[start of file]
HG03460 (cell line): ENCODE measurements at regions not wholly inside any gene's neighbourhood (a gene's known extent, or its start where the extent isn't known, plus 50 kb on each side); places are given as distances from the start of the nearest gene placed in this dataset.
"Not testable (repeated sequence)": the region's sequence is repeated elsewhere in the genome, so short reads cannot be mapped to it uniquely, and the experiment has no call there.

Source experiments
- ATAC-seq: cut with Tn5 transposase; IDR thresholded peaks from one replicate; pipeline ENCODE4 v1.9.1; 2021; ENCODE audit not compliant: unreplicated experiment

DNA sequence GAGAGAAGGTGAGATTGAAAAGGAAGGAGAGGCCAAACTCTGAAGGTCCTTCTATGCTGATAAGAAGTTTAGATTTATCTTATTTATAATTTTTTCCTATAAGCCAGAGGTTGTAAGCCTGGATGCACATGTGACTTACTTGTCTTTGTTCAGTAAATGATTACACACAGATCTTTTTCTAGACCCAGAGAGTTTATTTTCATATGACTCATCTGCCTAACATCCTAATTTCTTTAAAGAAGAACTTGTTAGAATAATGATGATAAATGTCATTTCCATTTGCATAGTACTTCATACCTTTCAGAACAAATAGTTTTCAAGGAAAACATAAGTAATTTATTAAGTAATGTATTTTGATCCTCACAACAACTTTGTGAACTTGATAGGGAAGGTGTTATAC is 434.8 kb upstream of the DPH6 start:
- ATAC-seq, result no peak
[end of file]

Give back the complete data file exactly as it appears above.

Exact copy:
HG03460 (cell line): ENCODE measurements at regions not wholly inside any gene's neighbourhood (a gene's known extent, or its start where the extent isn't known, plus 50 kb on each side); places are given as distances from the start of the nearest gene placed in this dataset.
"Not testable (repeated sequence)": the region's sequence is repeated elsewhere in the genome, so short reads cannot be mapped to it uniquely, and the experiment has no call there.

Source experiments
- ATAC-seq: cut with Tn5 transposase; IDR thresholded peaks from one replicate; pipeline ENCODE4 v1.9.1; 2021; ENCODE audit not compliant: unreplicated experiment

DNA sequence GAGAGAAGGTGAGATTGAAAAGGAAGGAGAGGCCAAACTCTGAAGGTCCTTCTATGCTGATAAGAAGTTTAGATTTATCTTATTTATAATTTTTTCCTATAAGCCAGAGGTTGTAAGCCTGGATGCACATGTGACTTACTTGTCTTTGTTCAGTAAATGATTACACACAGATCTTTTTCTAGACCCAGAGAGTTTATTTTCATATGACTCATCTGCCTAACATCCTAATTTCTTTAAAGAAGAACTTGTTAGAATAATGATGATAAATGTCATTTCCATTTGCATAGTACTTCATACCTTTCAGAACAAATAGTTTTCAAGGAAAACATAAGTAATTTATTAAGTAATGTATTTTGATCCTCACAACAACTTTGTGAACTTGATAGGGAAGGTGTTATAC is 434.8 kb upstream of the DPH6 start:
- ATAC-seq, result no peak